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Haag 2 , RN; Ziad A. This part of the procedure is called a coronary angiogram or coronary angiography. The digital photographs of the contrast material are used to identify the site of the narrowing or blockage in the coronary artery. Additional imaging procedures, called intra-vascular ultrasound IVUS and fractional flow reserve FFR , may be performed along with cardiac catheterization in some cases to obtain detailed images of the walls of the blood vessels.
Both of these imaging procedures are currently only available in specialized hospitals and research centers. With IVUS, a miniature sound-probe transducer is positioned on the tip of a coronary catheter. The catheter is threaded through the coronary arteries and, using high-frequency sound waves, produces detailed images of the inside walls of the arteries. IVUS produces an accurate picture of the location and extent of plaque.
With FFR, a special wire is threaded through the artery and a vasodilator medication is given. This test is functionally performing a very high quality stress test for a short segment of the artery. What is an interventional procedure? An interventional procedure is a non-surgical treatment used to open narrowed coronary arteries to improve blood flow to the heart.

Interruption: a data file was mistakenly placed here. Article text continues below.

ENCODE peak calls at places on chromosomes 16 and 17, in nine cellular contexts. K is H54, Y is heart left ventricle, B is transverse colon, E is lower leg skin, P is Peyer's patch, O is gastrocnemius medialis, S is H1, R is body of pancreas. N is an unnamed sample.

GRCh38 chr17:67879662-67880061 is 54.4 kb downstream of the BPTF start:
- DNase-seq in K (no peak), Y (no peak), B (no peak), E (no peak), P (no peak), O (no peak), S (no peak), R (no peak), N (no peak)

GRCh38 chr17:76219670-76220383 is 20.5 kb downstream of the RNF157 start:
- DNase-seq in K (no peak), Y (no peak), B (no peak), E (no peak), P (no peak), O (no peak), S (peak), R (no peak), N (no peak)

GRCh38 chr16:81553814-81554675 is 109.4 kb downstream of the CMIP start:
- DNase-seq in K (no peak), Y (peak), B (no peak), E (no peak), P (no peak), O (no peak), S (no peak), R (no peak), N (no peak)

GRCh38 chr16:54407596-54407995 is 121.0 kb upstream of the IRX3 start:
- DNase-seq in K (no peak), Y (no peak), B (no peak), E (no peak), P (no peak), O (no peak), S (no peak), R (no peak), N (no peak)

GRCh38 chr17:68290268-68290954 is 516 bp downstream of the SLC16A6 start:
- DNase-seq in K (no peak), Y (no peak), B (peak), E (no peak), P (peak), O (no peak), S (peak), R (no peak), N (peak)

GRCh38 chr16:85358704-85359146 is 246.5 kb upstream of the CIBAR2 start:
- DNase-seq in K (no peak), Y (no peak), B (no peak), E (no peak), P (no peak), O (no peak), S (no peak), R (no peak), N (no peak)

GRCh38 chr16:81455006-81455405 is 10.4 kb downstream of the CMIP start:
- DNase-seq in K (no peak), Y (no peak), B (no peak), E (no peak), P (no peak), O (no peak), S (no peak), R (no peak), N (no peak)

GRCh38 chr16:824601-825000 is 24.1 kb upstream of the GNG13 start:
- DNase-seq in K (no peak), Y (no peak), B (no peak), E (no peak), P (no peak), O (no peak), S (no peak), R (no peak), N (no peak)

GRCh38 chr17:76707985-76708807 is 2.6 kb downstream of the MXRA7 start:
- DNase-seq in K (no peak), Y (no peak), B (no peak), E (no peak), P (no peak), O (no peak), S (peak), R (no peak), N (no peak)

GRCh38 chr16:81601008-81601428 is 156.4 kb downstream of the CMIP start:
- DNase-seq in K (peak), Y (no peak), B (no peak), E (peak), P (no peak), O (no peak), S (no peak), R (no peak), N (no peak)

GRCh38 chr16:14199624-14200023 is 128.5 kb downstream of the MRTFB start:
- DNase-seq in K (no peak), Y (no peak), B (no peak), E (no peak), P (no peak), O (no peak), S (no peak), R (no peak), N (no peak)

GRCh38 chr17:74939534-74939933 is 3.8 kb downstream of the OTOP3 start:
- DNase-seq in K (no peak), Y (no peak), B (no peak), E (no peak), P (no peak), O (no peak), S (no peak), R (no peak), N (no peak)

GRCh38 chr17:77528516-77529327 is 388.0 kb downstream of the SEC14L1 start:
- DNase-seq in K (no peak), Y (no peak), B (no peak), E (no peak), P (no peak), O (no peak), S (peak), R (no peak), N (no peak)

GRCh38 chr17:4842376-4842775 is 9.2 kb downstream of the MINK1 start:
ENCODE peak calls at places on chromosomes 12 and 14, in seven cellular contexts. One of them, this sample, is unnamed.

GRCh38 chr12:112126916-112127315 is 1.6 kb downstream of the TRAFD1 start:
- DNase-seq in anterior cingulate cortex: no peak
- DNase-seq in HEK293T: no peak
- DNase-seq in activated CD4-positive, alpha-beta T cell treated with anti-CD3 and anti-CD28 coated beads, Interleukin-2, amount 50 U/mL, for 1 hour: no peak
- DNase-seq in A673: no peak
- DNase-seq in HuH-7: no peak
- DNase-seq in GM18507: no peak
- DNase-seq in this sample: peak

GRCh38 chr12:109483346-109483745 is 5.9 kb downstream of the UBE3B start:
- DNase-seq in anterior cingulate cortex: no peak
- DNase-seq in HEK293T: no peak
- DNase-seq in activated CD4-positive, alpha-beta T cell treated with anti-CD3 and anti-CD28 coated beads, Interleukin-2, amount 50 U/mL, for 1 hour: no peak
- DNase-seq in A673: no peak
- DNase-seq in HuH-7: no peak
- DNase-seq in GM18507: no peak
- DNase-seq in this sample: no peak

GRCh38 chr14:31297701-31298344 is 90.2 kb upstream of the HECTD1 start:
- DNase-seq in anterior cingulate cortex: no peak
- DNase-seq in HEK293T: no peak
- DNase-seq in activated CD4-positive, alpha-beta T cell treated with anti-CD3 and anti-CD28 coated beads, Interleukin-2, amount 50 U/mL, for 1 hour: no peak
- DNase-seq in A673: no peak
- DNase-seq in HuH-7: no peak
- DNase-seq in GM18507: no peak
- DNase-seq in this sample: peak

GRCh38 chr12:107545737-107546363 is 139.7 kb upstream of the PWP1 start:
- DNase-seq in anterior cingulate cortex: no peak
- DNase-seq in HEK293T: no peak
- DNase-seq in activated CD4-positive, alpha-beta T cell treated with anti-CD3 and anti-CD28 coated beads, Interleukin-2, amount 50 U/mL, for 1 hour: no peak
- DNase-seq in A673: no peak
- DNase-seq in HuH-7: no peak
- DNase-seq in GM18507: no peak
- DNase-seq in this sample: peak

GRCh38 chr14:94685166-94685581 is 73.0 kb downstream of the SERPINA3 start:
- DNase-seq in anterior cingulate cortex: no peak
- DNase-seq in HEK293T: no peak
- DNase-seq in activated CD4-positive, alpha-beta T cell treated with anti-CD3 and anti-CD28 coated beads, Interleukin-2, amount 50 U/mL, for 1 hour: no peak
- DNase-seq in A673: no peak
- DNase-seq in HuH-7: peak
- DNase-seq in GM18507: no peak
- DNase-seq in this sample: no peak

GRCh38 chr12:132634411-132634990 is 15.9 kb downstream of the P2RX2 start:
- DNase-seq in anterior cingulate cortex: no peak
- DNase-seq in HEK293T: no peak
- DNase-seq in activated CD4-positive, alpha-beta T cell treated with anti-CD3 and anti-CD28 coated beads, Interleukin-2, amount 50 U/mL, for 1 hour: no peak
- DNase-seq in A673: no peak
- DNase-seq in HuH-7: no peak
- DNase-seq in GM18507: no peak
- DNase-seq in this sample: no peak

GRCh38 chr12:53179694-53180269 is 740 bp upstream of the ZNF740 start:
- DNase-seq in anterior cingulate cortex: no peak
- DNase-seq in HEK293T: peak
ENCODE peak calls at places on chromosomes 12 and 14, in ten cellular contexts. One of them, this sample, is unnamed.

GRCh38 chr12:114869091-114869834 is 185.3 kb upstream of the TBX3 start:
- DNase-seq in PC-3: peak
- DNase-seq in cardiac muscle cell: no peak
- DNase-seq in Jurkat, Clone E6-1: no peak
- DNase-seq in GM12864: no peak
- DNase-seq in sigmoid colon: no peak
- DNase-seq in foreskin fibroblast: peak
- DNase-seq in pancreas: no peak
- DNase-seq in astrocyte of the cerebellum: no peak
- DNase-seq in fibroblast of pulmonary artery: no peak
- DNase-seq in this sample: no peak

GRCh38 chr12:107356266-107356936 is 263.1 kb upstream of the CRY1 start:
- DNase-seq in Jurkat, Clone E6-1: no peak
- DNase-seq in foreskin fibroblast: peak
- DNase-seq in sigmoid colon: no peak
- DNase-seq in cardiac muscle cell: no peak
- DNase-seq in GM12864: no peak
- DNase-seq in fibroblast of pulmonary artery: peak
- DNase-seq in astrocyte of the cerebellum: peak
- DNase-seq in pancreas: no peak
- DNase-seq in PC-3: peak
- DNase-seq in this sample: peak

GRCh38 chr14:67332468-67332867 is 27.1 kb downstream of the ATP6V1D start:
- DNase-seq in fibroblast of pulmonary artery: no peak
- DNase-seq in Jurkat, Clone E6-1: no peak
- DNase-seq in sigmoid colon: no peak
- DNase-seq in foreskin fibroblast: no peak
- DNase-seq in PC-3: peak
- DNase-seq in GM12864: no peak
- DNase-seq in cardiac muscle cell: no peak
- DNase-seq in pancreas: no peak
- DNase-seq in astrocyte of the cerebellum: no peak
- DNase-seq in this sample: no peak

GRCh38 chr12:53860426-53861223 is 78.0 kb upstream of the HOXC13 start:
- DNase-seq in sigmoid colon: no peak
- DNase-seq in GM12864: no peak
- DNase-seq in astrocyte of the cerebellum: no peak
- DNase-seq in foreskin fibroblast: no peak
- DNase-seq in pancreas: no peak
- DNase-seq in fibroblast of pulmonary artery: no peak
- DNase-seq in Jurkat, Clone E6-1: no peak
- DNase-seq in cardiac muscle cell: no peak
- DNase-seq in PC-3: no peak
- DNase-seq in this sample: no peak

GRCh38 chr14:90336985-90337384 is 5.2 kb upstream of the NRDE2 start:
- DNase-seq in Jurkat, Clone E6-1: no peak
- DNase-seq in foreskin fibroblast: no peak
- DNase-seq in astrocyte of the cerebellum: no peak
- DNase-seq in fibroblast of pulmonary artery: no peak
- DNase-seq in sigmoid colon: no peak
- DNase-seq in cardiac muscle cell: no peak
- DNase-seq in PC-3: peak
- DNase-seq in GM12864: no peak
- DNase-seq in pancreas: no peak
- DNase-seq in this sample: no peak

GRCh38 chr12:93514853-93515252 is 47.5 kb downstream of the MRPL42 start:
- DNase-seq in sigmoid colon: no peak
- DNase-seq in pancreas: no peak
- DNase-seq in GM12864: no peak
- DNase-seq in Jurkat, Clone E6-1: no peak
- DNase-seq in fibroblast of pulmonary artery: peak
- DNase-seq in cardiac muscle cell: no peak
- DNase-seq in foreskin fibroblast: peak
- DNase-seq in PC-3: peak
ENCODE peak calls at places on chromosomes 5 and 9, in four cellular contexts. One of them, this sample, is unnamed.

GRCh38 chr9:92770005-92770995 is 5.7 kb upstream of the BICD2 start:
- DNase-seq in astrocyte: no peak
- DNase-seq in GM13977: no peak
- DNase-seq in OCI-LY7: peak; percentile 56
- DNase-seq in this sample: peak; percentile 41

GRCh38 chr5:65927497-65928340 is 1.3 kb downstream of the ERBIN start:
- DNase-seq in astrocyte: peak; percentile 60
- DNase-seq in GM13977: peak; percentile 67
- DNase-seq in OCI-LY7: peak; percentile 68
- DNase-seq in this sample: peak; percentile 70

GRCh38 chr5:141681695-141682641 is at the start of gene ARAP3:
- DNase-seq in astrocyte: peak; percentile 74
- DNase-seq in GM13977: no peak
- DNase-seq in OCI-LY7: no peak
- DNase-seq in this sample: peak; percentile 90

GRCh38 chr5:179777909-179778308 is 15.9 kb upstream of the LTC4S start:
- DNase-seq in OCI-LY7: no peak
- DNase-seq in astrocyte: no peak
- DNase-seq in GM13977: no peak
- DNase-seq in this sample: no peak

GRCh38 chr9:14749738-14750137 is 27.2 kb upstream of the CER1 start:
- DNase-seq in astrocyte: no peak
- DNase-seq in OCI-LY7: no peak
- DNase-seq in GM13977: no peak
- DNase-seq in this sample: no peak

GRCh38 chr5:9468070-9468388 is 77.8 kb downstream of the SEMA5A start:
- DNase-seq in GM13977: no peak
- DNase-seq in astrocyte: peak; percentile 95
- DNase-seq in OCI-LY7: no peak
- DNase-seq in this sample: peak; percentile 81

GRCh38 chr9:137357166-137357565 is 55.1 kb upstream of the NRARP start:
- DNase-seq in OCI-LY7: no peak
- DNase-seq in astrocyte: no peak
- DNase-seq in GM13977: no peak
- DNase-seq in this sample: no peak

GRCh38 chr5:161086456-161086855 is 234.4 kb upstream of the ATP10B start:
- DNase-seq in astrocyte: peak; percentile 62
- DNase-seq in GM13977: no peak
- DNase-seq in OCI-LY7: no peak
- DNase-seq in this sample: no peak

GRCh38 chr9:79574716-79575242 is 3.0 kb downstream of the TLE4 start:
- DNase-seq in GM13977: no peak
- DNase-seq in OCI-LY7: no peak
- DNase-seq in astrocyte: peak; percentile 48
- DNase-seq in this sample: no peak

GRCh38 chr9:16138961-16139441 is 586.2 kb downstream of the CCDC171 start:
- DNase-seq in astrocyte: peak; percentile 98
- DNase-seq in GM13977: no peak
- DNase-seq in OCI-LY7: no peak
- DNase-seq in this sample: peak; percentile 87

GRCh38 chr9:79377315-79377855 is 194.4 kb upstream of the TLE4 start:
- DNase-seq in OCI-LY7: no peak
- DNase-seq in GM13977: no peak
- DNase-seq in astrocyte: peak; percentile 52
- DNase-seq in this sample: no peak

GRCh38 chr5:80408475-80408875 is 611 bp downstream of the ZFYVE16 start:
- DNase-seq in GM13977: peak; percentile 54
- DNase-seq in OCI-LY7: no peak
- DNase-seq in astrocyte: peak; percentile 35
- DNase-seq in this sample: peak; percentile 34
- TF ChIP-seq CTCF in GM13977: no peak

An interventional procedure can be performed during a diagnostic cardiac catheterization when a blockage is identified, or it may be scheduled after a catheterization has confirmed the presence of coronary artery disease. An interventional procedure starts out the same way as a cardiac catheterization. Once the catheter is in place, one of these interventional procedures is performed to open the artery: balloon angioplasty, stent placement, rotablation or cutting balloon. Balloon angioplasty: A procedure in which a small balloon at the tip of the catheter is inserted near the blocked or narrowed area of the coronary artery.
The technical name for balloon angioplasty is percutaneous transluminal coronary angioplasty PTCA or percutaneous coronary intervention PCI. When the balloon is inflated, the fatty plaque or blockage is compressed against the artery walls and the diameter of the blood vessel is widened dilated to increase blood flow to the heart. This procedure is sometimes complicated by vessel recoil and restenosis. Balloon angioplasty with stenting: In most cases, balloon angioplasty is performed in combination with the stenting procedure.
Laser angioplasty : Coronary Artery Disease
A stent is a small, metal mesh tube that acts as a scaffold to provide support inside the coronary artery. A balloon catheter, placed over a guide wire, is used to insert the stent into the narrowed artery. Once in place, the balloon is inflated and the stent expands to the size of the artery and holds it open.
The balloon is deflated and removed, and the stent stays in place permanently. During a period of several weeks, the artery heals around the stent. In this way, restenosis is somewhat diminished.